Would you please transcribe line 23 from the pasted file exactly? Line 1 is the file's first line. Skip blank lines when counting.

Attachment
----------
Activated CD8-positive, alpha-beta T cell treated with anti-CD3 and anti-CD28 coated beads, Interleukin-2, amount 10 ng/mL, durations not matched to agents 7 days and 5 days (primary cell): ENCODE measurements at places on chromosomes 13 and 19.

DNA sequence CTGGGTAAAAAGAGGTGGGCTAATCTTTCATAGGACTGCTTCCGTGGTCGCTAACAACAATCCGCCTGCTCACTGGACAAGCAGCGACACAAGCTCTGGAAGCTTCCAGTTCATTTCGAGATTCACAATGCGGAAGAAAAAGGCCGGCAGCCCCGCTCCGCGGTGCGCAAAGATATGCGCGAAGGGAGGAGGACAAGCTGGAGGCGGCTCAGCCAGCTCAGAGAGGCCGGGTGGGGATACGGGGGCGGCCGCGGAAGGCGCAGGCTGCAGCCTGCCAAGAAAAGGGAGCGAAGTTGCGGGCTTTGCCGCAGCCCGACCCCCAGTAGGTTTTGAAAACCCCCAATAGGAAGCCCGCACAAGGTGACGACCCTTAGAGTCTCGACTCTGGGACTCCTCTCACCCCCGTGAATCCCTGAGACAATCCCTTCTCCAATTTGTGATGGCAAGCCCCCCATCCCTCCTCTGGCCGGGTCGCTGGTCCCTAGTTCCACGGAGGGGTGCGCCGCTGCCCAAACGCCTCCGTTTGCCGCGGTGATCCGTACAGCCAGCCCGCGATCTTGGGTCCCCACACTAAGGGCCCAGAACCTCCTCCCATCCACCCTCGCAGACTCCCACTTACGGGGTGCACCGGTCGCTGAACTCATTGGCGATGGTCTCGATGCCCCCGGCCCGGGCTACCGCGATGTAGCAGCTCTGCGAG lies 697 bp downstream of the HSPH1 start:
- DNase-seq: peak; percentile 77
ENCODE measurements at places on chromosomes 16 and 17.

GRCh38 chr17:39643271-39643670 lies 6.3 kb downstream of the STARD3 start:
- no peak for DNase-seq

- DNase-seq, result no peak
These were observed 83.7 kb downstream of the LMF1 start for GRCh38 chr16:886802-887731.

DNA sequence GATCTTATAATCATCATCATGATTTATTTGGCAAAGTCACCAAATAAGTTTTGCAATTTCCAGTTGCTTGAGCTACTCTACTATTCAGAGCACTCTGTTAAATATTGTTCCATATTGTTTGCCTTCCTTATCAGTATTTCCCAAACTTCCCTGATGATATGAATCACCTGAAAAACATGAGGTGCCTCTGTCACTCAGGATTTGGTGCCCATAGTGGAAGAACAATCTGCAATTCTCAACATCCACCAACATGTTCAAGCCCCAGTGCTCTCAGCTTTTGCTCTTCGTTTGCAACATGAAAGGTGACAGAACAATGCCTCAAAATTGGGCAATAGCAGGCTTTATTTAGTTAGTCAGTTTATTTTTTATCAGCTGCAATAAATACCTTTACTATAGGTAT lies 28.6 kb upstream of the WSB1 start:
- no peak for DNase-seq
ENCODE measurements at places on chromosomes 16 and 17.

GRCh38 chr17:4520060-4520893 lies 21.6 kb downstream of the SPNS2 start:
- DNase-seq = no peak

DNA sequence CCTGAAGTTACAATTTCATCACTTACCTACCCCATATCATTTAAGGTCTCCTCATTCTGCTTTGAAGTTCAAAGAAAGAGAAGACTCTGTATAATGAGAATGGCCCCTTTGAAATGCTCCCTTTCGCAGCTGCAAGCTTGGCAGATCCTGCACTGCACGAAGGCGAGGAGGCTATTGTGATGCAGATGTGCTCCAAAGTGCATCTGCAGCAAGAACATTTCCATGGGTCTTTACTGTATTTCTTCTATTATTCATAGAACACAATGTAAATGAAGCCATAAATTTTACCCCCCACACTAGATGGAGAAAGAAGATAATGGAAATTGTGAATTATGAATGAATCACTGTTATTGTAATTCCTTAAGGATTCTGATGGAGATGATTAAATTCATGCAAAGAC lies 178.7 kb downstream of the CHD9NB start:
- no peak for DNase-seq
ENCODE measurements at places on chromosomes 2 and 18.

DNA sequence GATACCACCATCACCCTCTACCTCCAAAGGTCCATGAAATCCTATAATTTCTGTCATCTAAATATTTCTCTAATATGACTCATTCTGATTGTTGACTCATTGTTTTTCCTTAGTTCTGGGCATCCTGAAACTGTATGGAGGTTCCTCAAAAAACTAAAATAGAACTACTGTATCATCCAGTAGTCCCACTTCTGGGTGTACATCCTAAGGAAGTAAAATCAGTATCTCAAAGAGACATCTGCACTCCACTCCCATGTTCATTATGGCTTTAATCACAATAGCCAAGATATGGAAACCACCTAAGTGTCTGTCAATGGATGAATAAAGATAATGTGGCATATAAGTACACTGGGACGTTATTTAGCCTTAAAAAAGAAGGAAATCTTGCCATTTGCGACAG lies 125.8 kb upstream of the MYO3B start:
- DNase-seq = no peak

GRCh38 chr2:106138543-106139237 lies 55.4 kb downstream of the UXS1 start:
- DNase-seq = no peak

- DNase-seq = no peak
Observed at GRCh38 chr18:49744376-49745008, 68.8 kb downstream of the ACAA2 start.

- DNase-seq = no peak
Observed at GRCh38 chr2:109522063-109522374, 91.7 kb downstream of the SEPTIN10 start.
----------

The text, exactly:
- DNase-seq = no peak